From media images of "mean girls" to the disproportionate punishment of Black, Latina and/or queer girls in schools and the justice system, female aggression has become a public concern. Scholars, educators, policymakers and parents are scrambling to respond to the perceived upsurge in girls’ bullying, peer pressure, and aggression/violence.
Girls, Aggression and Intersectionality examines how intersecting social identities – such as race, ethnicity, class, sexuality, age, and others - shape media representations of, and criminal justice reactions to, female aggression. The book focuses on three overarching questions: How do race, class, and/or sexuality influence media images of female aggression? How do aggressive girls’ intersecting identities affect law enforcement and criminal justice responses to their aggression? How are diverse groups of girls trying to resist their labelling and criminalization?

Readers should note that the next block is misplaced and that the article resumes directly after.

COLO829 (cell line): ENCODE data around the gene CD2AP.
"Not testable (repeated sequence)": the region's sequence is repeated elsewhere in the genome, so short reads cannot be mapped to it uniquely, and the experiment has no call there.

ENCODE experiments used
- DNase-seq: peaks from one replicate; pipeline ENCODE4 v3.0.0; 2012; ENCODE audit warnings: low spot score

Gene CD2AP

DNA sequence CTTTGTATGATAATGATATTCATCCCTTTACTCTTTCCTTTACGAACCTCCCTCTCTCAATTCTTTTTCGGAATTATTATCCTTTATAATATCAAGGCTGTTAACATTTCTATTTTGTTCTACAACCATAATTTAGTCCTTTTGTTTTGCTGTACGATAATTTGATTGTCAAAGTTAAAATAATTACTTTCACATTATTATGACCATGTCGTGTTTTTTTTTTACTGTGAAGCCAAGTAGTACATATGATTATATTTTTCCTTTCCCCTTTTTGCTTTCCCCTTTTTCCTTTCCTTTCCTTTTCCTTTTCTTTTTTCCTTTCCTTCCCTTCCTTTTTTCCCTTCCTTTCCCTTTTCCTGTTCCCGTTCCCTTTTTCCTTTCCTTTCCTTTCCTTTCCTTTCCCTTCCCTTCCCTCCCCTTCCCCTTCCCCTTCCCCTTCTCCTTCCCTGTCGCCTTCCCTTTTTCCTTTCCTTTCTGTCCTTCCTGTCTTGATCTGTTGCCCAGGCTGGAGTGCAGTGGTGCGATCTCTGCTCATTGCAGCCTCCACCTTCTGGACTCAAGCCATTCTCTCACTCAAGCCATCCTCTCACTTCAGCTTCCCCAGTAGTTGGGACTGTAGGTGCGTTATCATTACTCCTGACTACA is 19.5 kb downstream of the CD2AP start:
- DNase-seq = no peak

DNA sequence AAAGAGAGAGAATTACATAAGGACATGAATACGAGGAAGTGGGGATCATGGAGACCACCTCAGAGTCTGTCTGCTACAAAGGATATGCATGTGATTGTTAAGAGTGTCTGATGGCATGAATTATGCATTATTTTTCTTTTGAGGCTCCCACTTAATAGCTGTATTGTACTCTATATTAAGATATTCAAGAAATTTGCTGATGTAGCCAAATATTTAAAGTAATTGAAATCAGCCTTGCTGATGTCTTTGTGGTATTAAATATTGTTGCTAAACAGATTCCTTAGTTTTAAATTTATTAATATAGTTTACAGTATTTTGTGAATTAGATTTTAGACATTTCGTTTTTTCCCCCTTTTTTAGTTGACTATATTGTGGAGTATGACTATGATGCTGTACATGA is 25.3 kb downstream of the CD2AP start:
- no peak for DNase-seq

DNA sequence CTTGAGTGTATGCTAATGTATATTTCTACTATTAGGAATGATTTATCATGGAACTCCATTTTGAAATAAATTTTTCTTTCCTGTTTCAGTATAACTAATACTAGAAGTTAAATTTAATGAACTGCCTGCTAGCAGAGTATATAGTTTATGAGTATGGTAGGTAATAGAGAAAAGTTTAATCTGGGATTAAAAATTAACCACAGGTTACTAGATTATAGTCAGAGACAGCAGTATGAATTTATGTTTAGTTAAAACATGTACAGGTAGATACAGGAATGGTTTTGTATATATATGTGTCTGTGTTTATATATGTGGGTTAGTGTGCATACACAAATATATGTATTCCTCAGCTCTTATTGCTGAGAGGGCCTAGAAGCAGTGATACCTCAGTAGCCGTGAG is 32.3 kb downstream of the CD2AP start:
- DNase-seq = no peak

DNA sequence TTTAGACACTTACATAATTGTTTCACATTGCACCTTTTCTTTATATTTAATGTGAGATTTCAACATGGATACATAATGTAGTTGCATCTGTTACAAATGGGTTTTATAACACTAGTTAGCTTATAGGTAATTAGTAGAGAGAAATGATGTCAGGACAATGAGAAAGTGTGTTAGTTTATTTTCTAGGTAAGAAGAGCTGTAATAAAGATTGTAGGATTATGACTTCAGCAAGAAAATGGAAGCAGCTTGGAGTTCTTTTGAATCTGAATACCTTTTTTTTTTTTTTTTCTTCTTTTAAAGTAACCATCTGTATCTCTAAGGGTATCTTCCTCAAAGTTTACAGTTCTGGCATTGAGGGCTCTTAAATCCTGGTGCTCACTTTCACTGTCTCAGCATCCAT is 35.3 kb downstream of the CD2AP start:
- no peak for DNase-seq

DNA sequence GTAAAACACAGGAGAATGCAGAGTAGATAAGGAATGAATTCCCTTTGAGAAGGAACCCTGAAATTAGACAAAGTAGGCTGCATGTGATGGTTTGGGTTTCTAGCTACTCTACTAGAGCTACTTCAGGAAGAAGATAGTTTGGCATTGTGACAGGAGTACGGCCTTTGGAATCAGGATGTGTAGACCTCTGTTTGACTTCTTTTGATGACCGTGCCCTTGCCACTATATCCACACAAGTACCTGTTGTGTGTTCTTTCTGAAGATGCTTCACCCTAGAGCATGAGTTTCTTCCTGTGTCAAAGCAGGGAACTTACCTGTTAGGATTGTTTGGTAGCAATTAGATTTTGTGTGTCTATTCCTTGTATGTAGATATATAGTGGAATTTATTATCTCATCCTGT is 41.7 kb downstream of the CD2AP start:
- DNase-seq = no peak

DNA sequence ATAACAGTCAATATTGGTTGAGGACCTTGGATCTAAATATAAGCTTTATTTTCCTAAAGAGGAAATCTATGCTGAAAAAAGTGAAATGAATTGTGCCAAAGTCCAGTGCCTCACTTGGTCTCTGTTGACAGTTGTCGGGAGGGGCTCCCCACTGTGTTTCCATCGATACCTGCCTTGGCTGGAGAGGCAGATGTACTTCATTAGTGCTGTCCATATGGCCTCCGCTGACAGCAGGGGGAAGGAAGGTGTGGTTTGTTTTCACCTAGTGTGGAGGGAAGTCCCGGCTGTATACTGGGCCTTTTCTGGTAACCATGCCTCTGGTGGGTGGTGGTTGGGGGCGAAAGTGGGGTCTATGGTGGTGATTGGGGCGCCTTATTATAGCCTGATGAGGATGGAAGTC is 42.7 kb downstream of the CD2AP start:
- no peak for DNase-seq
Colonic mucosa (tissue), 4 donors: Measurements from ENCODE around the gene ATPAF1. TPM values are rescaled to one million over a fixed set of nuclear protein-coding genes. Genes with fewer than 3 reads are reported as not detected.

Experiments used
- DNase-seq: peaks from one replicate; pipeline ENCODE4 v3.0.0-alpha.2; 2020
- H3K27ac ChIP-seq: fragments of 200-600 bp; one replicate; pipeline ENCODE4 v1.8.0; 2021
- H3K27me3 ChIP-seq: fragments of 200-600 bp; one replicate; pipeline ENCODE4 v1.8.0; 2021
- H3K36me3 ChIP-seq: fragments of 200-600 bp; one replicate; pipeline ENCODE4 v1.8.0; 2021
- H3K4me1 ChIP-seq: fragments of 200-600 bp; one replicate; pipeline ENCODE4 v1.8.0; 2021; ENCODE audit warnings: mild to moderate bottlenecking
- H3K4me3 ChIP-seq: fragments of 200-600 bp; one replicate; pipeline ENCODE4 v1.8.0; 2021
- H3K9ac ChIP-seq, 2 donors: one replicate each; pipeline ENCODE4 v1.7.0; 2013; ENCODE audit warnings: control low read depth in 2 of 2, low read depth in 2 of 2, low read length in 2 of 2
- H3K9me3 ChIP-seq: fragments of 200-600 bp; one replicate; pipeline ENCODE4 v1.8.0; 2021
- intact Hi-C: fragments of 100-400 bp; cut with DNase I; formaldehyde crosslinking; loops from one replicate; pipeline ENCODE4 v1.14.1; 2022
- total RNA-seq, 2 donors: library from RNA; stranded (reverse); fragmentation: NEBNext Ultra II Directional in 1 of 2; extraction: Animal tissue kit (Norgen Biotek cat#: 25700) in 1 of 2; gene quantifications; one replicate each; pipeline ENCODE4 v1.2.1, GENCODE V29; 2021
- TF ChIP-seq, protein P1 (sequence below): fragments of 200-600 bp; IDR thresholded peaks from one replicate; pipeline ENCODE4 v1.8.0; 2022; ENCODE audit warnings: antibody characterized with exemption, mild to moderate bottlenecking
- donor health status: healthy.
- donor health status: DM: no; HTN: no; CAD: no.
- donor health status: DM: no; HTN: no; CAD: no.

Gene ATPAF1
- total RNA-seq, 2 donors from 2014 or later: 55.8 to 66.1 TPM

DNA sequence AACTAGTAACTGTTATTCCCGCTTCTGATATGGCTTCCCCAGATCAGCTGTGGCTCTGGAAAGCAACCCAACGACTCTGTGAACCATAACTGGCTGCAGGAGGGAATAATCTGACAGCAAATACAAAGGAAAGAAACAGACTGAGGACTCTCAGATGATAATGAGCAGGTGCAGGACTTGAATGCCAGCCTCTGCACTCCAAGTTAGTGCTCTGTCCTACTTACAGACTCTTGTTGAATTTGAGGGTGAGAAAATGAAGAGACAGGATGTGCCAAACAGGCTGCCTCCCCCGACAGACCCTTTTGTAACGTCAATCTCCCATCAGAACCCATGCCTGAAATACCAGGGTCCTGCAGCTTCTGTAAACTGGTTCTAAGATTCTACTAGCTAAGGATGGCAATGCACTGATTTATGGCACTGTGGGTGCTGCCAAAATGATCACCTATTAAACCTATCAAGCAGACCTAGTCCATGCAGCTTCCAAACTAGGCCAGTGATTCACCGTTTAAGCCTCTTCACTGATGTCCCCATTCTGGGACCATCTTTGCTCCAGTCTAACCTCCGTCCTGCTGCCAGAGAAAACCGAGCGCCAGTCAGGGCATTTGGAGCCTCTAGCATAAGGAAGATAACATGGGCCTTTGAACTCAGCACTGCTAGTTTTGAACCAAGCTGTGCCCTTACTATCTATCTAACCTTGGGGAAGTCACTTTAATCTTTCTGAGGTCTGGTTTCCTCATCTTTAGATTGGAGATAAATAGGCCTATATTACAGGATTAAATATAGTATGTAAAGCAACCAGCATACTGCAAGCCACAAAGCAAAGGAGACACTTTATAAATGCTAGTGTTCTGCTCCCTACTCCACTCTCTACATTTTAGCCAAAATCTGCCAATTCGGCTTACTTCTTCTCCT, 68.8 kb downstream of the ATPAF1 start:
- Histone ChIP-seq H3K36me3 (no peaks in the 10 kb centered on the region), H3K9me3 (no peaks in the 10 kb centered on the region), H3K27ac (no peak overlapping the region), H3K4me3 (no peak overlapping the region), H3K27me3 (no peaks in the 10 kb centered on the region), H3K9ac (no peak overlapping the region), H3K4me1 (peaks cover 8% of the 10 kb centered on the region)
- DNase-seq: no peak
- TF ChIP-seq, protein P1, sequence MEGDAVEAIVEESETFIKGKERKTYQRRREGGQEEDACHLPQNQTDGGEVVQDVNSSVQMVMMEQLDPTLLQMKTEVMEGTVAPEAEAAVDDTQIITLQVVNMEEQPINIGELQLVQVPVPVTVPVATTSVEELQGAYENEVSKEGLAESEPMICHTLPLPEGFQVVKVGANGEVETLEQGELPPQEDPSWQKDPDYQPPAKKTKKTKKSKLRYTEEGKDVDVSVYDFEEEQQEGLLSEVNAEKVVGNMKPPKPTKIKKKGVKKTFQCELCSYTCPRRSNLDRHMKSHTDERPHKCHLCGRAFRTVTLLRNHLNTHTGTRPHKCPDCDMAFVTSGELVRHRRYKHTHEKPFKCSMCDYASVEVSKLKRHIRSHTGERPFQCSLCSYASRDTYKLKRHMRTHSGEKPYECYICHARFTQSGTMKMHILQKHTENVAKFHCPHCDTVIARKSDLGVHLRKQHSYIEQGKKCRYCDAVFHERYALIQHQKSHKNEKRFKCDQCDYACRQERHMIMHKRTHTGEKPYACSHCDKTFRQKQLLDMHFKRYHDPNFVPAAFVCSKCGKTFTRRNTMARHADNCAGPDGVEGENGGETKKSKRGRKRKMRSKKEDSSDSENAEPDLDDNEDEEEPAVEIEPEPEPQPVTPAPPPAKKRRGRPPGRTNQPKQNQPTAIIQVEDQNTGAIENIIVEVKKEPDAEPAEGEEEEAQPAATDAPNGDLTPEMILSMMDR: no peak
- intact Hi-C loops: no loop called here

Using intersectionality as a conceptual framework, this insightful volume deconstructs a unitary analysis of "female aggression" and transforms the mainstream discourse that paints girls as inherently "mean."
Girls, Aggression and Intersectionality will appeal to undergraduate and postgraduate students, as well as postdoctoral researchers, interested in fields including Gender Studies, Women’s Studies, Youth Studies, Criminology and Media and Culture.